A little prayer , a little faith

One good thing that has happened in the lockdown is that every evening, at dusk, tinhi-saanj, all of us in the house assemble near the little mandir in our house, light a ghee lamp and say the evening prayers. Invariably, without fail since the last 5 months, and we hope to continue even as we resume offices and our exterior lives. It has helped us stay together, and have belief in something which is unseen but still there, steady as a rock since last many centuries. Human faith.

In the end it all comes down to belief. Long time back I had seen a film based on the story by O. Henry , The last leaf. Back then I had not known about this original story, just the Doordarshan adaptation of it called Kathasagar. The young woman who is suffering from depression feels her life is getting wilted away day by day just like the leaves of a plant in her window falling off. Her neighbour, a drunk painter realises it and then just as the last leaf is about to fall off on a stormy night, he goes there and paints a realistic looking leaf. The next morning when the girl sees it she is filled with a spring of hope and comes out of the misery. I must have been 7-8 when I saw this short film and it stayed with me for years to come. This was a placebo effect, a figment of imagination which is possible only if you have faith. The woman, who presumes she will die as the last leaf falls off, wakes up to see the leaf still hanging on to the climber and her life force renews itself and she eventually snaps out of the depression.

I have always believed that the mind is the most powerful machine , most tenacious but wild organ in our body. It can be tamed into whatever we want but it is easily convinced by negative thoughts and sways over to a rogue side throwing caution to the wind. But it can be nurtured into believing what we want it to believe.

As kids, my brother and I used to have periodic attacks of bronchitis. After a few months of allopathy, we moved on to a homeopathic doctor who lived 3 hours away, in the city where my mama-mami, maternal side of my mom’s family lives. After examining us a few times, he later started prescribing little balls of sugar medicine to us on the phone and my dad would buy it at the local pharmacist and we would feel better in 2-3 doses. Now, modern medicine looks down on homeopathic medicine, but something in the whole process definitely worked for us. Talking to doctor kaka on the phone, being reassured by him in his gentle yet firm voice, ‘take two doses, you will be fit and fine’, switched on the self healing mechanism in our brain. Now does that mean I will still go to him for getting surgery if required? Of course not, that will have to be done by a surgeon, but I will still talk to him to get some sugar coated pills to heal faster. And I will, because my brain, my mind believes in it.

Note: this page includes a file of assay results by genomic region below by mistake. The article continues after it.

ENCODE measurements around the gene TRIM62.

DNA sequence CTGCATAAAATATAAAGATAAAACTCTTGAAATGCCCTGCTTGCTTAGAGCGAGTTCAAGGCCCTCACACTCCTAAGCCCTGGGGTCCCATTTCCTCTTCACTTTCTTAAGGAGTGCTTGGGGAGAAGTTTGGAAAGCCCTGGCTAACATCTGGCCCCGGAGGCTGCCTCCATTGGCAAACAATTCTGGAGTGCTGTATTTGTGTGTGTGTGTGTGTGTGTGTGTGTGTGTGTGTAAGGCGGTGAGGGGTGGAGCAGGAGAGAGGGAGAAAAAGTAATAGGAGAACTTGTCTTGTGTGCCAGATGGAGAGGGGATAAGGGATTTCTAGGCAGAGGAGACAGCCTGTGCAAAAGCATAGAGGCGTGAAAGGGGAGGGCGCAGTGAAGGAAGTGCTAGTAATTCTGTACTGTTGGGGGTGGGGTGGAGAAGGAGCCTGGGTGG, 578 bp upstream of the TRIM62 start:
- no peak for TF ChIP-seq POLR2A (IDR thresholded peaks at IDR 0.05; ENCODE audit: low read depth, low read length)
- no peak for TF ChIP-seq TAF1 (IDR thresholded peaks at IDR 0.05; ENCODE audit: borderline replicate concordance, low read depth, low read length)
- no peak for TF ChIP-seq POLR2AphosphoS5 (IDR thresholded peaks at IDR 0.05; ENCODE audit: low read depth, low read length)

The family I am married into is mostly atheist. We have a small mandir with about 4/5 little murtis collected over the years. The regular ones which you find in any Maharashtrian household, Ganpati Bappa , Shankarachi Pind, Bal Krishna, Annapurna Devi, and a shankha on a silver stand and betel nut. When my son was younger, he would often take all the little idols and make a lego mandir for them. Decorate it with flowers. So we are not really big on rituals and prayers, but culturally the act of folding our hands and saying a prayer in from of an oil lamp is ingrained in our being.

Growing up, my father used to make me and my brother come home before 7.30 each evening, wash up, change into home clothes and then sit down to pray. We would say the shubaham karoti , ramraksha and maruti stotra every evening. I was a devout little follower of my dad and since early on I used to take great effort in pleasing everyone around. My brother used to hate it and sitting there for 10 minutes till we finished saying all of this used to be pure torture to him. He would sigh and huff and puff but did not have enough courage to openly rebel against my dad. And I had wicked pleasure in making him do something he did not want to do.
Looking back, those were some of the best moments in life. The fragrance of the incense stick still soothes me, the reverberations of the ramraksha still calm my frayed nerves and give me an intangible but a very strong rope to hold on to when I am at the end of my tether.

When my son grows up and has his own challenges, I want him to remember how to self soothe, calm down by himself and see a way forward. There are many ways to do this: philosophy, conversations with loved ones, deep seated belief in hard work etc. One of the key things I want to give him as a parent is the practice to quieten, to be still , to focus on a prayer or a chant or something of meaning that helps the wavering mind to relax. And if he doesn’t find the words or the vibrations of the prayer of any help, I hope he atleast remembers his family and how much the family loves him, and I hope that gives him mental clarity to see through the problems.



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